Editorial: Power is knowledge
The love of wisdom shows itself in many guises, depending on what the words ‘love’ and ‘wisdom’ mean at different times to different people. Wisdom to some is idiocy to others, and love, again, may look like hate. The Greek name for the love of wisdom was ‘philosophy’, a term much tortured in recent times. But even then, students generally associated university courses in philosophy with the study of inaugural thinkers and modes of thinking that attempt to understand human existence. Or they did so. Now the received notion of philosophy is being revolutionized. The Chaudhary Charan Singh University of Meerut has introduced in the undergraduate philosophy course two books by Ramdev and Yogi Adityanath respectively, reportedly at the Uttar Pradesh government’s recommendation. There was a committee to determine the curriculum, but since the UP government is Mr Adityanath or, officially speaking, Mr Adityanath is the chief minister of UP, the recommendation of his book is more an order to celebrate his stature as teacher and philosopher. The teachings of Socrates and Plato should fade away beside the philosophy of a saffron-clad politician and a saffron-clad businessman since, as the university’s dean of arts said, this was the need of the times.
Is the need of the times political or intellectual? The times are intriguing enough, with political force manifesting itself as love of wisdom. The wisdom being touted is that of ancient India, but of a special kind. There is no serious discussion of ancient Indian systems and subjects of knowledge in the regime led by Narendra Modi; the focus is on thrilling attributions to the past in order to prove India’s superiority and inspire a Bharatiya Janata Party brand of nationalism. Thus Ganesha’s head is proof of plastic surgery, Gandhari’s children come from stem cell and test-tube birth technology, Vishnu’s chakra is a guided missile and so on. Besides inspiring a contrived patriotism, such myth-making devalues serious scholarship and aims to stifle critical thinking.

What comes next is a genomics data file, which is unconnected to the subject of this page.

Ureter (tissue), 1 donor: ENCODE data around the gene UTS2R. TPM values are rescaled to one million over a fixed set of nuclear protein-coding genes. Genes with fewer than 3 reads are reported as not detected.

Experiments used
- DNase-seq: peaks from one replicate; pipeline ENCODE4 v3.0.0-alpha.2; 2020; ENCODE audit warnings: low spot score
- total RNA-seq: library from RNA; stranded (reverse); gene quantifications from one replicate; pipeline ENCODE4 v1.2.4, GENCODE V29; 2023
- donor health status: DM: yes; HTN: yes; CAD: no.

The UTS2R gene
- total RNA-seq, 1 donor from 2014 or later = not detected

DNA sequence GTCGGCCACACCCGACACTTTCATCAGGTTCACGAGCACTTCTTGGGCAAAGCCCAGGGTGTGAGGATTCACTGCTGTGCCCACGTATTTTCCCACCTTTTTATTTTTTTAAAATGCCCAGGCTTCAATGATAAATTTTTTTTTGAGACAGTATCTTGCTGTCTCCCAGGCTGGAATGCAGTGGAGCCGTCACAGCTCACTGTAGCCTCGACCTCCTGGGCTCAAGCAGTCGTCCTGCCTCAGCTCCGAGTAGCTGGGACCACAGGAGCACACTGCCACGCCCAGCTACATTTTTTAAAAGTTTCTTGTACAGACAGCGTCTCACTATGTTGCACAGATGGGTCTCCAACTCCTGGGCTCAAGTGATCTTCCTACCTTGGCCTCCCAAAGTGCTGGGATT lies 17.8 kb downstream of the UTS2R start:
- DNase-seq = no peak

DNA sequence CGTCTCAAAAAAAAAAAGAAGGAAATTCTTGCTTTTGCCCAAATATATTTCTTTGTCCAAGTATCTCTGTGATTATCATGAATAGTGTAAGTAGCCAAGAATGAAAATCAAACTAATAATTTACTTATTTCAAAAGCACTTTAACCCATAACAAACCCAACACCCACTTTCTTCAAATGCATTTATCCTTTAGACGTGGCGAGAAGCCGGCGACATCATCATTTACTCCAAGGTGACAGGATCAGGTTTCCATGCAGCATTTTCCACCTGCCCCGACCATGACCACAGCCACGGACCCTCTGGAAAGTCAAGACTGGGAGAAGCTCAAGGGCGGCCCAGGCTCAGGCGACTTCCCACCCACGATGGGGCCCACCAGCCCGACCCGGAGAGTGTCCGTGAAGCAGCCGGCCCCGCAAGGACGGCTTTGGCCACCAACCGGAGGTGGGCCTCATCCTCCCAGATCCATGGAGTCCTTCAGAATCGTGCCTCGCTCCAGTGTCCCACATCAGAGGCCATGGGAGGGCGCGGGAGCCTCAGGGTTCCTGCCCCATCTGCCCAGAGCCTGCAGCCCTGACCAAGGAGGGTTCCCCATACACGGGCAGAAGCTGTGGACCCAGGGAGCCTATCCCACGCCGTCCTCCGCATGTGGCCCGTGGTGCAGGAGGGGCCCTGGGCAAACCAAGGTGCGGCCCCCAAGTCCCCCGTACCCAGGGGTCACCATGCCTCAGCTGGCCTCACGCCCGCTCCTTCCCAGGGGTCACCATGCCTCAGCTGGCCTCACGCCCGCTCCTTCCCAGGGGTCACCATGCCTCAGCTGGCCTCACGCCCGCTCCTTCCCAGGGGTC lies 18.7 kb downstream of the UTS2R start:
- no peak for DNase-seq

A revealing example of efforts to destroy learning based on reason and a scientific approach is the inclusion of a book by a businessman and yoga teacher in a university syllabus just after he proclaimed allopathy to be a ‘stupid science’. The sequence of events is dangerous, especially in the context of the countrywide protests by doctors against Mr Ramdev’s comments in the midst of the pandemic. The ayurvedic company he endorses was selling a product claimed to be the first proven cure for Covid. Students will be learning from his book how yoga cures illnesses, and about hatha yoga practice from the chief minister’s book. Yoga as one of the six systems of ancient philosophy demands serious study. A philosophy course would be enriched by it; its utility in everyday life is a different discipline altogether, even if presented knowledgeably. But the new philosophers of New India are just patriotic; the credibility of Indian education is not their concern.